NATO Chief Jens Stoltenberg said corruption in Afghanistan will weaken the Afghan forces and will affect the organization’s political support to Kabul.
NATO Secretary General Jens Stoltenberg in an interview with TOLOnews said that in return to NATO’s assistance and support to Afghanistan, the organization asks the Afghan government to fight corruption, bring reforms and build reliable security institutions. Stoltenberg said the continuation of NATO’s support to Afghanistan requires a number of conditions. “It is condition-based operation. And what we want in return is that Afghanistan continue to implement reforms to build strong and reliable security institutions and also fight corruption and the fight against corruption is extremely important because it weakens the armed forces of Afghanistan but it also undermines political support in NATO allied countries and partner countries to provide support with training and also financial support to Afghanistan,” he said.
He also talked about progresses made in Afghanistan, saying that they are not sufficient.
“We have seen a lot of progress. Just the fact that NATO is able to hand over the responsibility for security in Afghanistan to Afghan forces and that Afghan forces have been able to push back every time Taliban has attacked,” he stated. “When it comes to strengthening the Afghan forces in all ways for instance we are now developing the Air Force. That is extremely important and we are making a lot of progress, more planes more helicopters more pilots and also strengthening and educating more special operation forces. We also need leadership, better leadership.”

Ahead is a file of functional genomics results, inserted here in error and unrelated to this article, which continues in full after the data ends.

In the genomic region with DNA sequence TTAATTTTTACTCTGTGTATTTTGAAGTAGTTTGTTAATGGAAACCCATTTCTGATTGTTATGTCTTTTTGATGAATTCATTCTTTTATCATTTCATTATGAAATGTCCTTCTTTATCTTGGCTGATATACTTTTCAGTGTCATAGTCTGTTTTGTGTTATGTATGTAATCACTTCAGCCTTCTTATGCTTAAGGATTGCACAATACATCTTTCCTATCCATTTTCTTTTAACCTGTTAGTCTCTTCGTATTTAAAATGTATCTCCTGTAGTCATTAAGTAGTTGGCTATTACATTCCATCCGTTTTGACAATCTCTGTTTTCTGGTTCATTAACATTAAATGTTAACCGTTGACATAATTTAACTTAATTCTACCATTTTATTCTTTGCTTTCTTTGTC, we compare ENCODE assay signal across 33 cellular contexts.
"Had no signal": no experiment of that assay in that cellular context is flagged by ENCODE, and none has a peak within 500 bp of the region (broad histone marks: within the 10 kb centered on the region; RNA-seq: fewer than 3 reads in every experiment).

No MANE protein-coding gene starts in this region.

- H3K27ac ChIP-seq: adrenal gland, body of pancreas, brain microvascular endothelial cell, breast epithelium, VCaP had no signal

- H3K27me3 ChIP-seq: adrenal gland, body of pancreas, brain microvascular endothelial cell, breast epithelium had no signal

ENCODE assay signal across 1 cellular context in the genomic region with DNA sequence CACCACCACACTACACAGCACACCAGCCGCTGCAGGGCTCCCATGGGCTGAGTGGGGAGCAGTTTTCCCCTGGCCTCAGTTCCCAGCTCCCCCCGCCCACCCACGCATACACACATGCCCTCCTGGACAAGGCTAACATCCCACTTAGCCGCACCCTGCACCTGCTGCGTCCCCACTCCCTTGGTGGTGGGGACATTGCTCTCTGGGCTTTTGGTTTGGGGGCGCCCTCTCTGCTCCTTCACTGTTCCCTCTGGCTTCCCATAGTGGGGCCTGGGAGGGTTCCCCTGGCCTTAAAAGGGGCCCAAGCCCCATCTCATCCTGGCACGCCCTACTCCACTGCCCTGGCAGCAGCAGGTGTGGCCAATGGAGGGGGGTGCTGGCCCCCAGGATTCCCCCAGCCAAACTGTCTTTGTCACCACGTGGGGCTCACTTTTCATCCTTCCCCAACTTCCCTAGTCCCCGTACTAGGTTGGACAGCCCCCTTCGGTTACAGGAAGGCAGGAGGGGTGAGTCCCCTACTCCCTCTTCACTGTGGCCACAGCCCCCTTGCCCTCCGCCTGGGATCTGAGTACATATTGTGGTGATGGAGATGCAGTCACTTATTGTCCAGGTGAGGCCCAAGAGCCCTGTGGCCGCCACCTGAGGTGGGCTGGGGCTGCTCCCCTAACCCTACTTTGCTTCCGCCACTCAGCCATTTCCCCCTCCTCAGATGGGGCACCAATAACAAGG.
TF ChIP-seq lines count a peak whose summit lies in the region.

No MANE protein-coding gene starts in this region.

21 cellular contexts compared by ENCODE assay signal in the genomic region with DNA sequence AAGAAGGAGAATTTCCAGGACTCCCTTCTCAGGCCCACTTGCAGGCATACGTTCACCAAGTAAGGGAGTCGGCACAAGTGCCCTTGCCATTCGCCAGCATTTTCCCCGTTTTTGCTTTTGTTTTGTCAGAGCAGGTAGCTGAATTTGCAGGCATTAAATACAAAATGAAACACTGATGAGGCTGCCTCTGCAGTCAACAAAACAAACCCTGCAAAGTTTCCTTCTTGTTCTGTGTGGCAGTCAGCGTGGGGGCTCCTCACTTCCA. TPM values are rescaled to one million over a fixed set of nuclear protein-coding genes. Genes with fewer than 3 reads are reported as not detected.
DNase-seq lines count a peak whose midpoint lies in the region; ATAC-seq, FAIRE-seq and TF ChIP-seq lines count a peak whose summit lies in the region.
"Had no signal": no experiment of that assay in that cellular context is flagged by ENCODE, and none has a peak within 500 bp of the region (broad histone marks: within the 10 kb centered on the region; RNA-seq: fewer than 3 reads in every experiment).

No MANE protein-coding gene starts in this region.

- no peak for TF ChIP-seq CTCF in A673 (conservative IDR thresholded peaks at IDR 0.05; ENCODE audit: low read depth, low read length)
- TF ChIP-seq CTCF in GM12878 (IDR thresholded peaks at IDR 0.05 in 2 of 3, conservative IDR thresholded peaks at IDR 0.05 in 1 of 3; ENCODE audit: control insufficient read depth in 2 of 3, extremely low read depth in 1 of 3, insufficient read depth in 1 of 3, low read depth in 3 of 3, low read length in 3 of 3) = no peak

Commenting on Stoltenberg’s remarks, the Defense Ministry deputy spokesman Mohammad Radmanish said the ministry is committed to fighting corruption in the security institution. “We continue our efforts to appoint talented and professional leaders and we have had better achievements in our campaign against corruption,” Radmanish told TOLOnews.
The Presidential Palace meanwhile admitted that corruption is still endemic in public offices. “We accept that there is corruption in public offices, but we are committed to fighting the phenomenon,” said Dawa Khan Minapal, President Ashraf Ghani’s deputy spokesman. This comes after leaders of NATO countries met in Brussels on Thursday for a special meeting to discuss the fight against terrorism and the alliance’s defense spending.
U.S President Donald Trump also attended the Heads of State meeting, which was his first visit to NATO’s headquarters. NATO is expected to commit about 1,500 troops in addition to 3,000 U.S troops to Afghanistan – on the back of a request by NATO commander in Afghanistan Gen John Nicholson earlier this year.
The decision however has not yet been made, as mentioned last week by Stoltenberg.
Some countries and some senior U.S officials have questioned whether an increase in troop numbers would change the course of the war in Afghanistan. NATO has been trying to convince its allies that a few thousands more troops will help.